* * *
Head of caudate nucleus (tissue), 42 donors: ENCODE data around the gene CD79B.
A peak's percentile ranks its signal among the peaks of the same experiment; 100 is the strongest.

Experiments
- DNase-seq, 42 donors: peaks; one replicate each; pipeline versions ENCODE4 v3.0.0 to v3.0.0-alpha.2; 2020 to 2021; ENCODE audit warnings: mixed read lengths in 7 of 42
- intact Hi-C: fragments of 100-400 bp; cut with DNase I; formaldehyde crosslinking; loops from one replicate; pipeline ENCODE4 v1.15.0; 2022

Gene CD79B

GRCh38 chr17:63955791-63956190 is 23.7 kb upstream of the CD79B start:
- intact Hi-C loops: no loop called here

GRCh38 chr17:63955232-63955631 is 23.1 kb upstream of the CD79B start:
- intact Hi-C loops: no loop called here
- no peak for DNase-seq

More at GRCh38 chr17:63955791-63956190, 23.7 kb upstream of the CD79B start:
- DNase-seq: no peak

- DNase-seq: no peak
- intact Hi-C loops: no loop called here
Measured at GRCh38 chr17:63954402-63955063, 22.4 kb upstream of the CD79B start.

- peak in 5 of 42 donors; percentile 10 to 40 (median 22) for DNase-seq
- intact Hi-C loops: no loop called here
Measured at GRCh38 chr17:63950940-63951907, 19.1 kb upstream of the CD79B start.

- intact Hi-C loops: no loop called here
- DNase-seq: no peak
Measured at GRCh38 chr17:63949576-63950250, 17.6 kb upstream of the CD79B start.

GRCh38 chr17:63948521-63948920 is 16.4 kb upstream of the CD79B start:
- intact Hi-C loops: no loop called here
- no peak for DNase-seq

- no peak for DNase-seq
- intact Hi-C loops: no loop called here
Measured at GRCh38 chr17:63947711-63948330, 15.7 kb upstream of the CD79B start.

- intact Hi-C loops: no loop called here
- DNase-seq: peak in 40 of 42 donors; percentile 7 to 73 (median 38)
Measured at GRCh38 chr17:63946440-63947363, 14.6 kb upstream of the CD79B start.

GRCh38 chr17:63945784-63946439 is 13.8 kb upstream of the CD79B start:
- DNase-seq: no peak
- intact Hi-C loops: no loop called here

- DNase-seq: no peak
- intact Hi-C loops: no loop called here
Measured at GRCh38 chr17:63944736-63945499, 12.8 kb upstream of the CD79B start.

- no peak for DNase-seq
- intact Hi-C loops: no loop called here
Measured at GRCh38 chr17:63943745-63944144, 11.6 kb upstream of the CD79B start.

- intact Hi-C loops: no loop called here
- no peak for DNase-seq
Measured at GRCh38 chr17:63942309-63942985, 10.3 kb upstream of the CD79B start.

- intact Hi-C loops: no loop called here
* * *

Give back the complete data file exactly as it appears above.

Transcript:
Head of caudate nucleus (tissue), 42 donors: ENCODE data around the gene CD79B.
A peak's percentile ranks its signal among the peaks of the same experiment; 100 is the strongest.

Experiments
- DNase-seq, 42 donors: peaks; one replicate each; pipeline versions ENCODE4 v3.0.0 to v3.0.0-alpha.2; 2020 to 2021; ENCODE audit warnings: mixed read lengths in 7 of 42
- intact Hi-C: fragments of 100-400 bp; cut with DNase I; formaldehyde crosslinking; loops from one replicate; pipeline ENCODE4 v1.15.0; 2022

Gene CD79B

GRCh38 chr17:63955791-63956190 is 23.7 kb upstream of the CD79B start:
- intact Hi-C loops: no loop called here

GRCh38 chr17:63955232-63955631 is 23.1 kb upstream of the CD79B start:
- intact Hi-C loops: no loop called here
- no peak for DNase-seq

More at GRCh38 chr17:63955791-63956190, 23.7 kb upstream of the CD79B start:
- DNase-seq: no peak

- DNase-seq: no peak
- intact Hi-C loops: no loop called here
Measured at GRCh38 chr17:63954402-63955063, 22.4 kb upstream of the CD79B start.

- peak in 5 of 42 donors; percentile 10 to 40 (median 22) for DNase-seq
- intact Hi-C loops: no loop called here
Measured at GRCh38 chr17:63950940-63951907, 19.1 kb upstream of the CD79B start.

- intact Hi-C loops: no loop called here
- DNase-seq: no peak
Measured at GRCh38 chr17:63949576-63950250, 17.6 kb upstream of the CD79B start.

GRCh38 chr17:63948521-63948920 is 16.4 kb upstream of the CD79B start:
- intact Hi-C loops: no loop called here
- no peak for DNase-seq

- no peak for DNase-seq
- intact Hi-C loops: no loop called here
Measured at GRCh38 chr17:63947711-63948330, 15.7 kb upstream of the CD79B start.

- intact Hi-C loops: no loop called here
- DNase-seq: peak in 40 of 42 donors; percentile 7 to 73 (median 38)
Measured at GRCh38 chr17:63946440-63947363, 14.6 kb upstream of the CD79B start.

GRCh38 chr17:63945784-63946439 is 13.8 kb upstream of the CD79B start:
- DNase-seq: no peak
- intact Hi-C loops: no loop called here

- DNase-seq: no peak
- intact Hi-C loops: no loop called here
Measured at GRCh38 chr17:63944736-63945499, 12.8 kb upstream of the CD79B start.

- no peak for DNase-seq
- intact Hi-C loops: no loop called here
Measured at GRCh38 chr17:63943745-63944144, 11.6 kb upstream of the CD79B start.

- intact Hi-C loops: no loop called here
- no peak for DNase-seq
Measured at GRCh38 chr17:63942309-63942985, 10.3 kb upstream of the CD79B start.

- intact Hi-C loops: no loop called here